The general assumption has been that male batterers from clinical samples were mostly insecurely attached as compared to non-batterers. Recently, a large group was found (39.4 % of batterers in a clinical sample) whose main attachment style was secure. No previous studies have examined specifically the securely attached batterer. The aim of the present study was to test whether antisocial personality disorder (ASPD) and narcissistic personality disorder (NPD), but not borderline personality disorder (BPD), traits may be related to battering among securely attached individuals. Twenty-seven securely attached batterers, 45 insecurely attached batterers, 40 securely attached controls, and 22 insecurely attached controls who lived in the Netherlands, filled in self-report measures of personality disorder traits (i.e., antisocial, narcissism, borderline) and attachment (i.e., avoidant and anxious). Results showed that ASPD traits explained 19 % of the variance of battering in securely attached individuals. NPD and BPD traits are related to battering among securely attached individuals when NPD and BPD traits were entered alone in the equation.
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Nicole Buck, Ph.D., is research coordinator at Forensic Psychiatric Clinic De Kijvelanden (the Netherlands). Her current research includes domestic violence, cognitive processing in relation to aggression, and sexual offending.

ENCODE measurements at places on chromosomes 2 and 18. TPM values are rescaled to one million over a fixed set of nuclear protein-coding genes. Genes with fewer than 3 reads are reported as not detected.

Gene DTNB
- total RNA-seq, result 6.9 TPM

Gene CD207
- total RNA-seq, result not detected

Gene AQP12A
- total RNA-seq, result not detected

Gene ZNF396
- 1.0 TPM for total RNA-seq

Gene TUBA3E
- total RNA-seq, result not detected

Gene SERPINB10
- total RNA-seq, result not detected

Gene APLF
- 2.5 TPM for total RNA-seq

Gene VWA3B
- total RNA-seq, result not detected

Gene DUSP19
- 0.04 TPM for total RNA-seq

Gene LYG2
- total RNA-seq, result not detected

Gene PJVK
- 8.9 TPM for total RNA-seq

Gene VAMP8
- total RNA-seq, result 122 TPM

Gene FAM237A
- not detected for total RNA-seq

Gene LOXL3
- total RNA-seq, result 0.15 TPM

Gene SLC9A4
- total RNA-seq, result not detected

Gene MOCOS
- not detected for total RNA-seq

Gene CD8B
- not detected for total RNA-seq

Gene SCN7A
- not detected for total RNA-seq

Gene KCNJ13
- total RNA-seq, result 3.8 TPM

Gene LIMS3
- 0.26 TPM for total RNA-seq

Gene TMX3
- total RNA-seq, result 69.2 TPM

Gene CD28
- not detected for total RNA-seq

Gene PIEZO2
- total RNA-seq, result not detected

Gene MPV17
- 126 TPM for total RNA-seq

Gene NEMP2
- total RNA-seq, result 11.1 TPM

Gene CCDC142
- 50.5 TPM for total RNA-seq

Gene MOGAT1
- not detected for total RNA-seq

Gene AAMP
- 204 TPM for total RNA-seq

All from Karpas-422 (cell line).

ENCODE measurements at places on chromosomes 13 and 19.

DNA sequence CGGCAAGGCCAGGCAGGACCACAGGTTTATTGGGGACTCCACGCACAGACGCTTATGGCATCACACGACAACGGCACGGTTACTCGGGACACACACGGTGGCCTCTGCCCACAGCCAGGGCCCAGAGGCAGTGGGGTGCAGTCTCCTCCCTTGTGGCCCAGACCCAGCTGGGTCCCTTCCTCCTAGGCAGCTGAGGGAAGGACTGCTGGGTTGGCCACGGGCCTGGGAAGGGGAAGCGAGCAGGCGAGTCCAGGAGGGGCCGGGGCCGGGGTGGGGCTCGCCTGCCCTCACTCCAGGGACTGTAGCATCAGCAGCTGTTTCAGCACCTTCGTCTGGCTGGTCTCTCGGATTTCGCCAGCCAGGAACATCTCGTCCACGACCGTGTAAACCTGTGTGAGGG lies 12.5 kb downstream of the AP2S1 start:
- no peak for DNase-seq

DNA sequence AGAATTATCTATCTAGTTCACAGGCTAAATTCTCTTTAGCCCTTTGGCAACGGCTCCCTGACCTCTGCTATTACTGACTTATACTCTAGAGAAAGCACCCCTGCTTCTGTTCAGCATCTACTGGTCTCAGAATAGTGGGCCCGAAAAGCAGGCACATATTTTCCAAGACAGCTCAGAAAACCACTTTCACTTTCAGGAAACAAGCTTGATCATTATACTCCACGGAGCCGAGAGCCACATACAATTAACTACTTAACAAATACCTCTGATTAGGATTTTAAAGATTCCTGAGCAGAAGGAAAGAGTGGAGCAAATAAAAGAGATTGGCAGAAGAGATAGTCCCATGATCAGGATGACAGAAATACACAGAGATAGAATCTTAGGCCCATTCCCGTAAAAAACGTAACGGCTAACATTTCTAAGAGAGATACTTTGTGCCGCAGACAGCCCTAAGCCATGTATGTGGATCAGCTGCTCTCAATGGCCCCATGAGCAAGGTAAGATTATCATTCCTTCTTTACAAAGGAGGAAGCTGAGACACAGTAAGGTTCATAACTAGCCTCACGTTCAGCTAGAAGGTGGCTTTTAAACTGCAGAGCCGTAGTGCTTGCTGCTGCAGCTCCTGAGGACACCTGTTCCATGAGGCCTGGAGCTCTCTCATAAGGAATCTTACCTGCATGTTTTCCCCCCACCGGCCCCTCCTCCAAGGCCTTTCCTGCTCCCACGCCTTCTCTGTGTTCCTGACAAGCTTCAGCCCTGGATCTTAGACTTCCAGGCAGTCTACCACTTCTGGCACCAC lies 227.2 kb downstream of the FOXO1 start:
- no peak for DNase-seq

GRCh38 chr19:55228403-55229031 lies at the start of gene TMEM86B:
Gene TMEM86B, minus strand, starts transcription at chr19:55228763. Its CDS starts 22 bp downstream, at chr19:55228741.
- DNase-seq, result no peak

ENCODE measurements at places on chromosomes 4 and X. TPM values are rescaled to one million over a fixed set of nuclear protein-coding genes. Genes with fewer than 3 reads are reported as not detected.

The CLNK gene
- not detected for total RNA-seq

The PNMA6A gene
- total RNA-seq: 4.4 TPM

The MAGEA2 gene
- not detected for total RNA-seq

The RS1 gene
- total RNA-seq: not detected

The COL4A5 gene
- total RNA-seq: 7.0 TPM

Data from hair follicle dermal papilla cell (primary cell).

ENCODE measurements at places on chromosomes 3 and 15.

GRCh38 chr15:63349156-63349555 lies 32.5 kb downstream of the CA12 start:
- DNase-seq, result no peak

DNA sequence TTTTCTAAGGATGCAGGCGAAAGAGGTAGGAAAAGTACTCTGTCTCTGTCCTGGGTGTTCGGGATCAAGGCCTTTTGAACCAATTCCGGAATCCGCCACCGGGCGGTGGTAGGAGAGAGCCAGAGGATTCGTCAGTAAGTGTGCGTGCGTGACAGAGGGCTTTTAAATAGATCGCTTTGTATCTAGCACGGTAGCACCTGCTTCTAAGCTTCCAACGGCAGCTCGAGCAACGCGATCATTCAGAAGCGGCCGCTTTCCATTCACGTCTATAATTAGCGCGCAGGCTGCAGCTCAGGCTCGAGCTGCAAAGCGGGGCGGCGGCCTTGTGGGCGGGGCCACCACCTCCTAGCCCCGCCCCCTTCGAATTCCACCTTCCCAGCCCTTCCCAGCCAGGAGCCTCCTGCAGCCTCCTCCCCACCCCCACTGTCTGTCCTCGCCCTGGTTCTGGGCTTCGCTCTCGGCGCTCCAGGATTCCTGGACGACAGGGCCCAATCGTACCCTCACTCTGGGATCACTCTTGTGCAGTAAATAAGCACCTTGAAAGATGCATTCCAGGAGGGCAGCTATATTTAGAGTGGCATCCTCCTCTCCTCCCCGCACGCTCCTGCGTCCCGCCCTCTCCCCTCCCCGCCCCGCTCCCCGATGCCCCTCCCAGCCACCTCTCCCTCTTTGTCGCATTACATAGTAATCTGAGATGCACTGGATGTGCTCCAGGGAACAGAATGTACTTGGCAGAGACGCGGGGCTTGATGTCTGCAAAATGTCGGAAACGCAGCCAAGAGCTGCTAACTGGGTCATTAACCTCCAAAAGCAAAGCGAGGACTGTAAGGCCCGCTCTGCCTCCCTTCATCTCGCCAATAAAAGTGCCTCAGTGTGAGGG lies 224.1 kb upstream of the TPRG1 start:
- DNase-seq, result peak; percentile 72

Ellie Leenaars, Ph.D., works as a clinical psychologist at the Outpatient and Day Treatment Clinic Het Dok in Rotterdam, the Netherlands, where she treats mainly sex offenders and perpetrators of domestic violence. She develops modules aimed at prevention of aggressive behavior for aggressive adults and perpetrators of domestic violence.
Paul Emmelkamp, Ph.D., is professor of clinical psychology at the University of Amsterdam. He has written many books on research into a variety of clinical subjects, including Evidence-Based Treatment of Alcohol and Drug Abuse (with E. Vedel; Routledge, 2006), which has been translated in Dutch and Japanese, and Personality Disorders (with J. Kamphuis; Taylor & Francis, 2007), which has been translated in Swedish and Italian. He is the Editor of the Wiley Handbook of Anxiety Disorders (two volumes, Wiley-Blackwell, 2014) and coeditor-in-chief of Clinical Psychology & Psychotherapy. In 2006, he was awarded a distinguished professorship (“academy professor”) by the Royal Academy of Arts and Sciences.
Hjalmar Marle, Ph.D., is professor of forensic psychiatry at Erasmus University Medical Center and at the School of Law at Erasmus University, Rotterdam, the Netherlands. His current research includes psychiatric determinants of violence and criminal careers, especially psychopathy.
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Buck, N.M.L., Leenaars, P.E.M., Emmelkamp, P.M.G. et al. Personality Traits are Related to Intimate Partner Violence Among Securely Attached Individuals. J Fam Viol 29, 235–246 (2014). https://doi.org/10.1007/s10896-014-9584-7
- Marital violence
- Husband violence
- Antisocial personality
- Narcissistic personality
- Borderline personality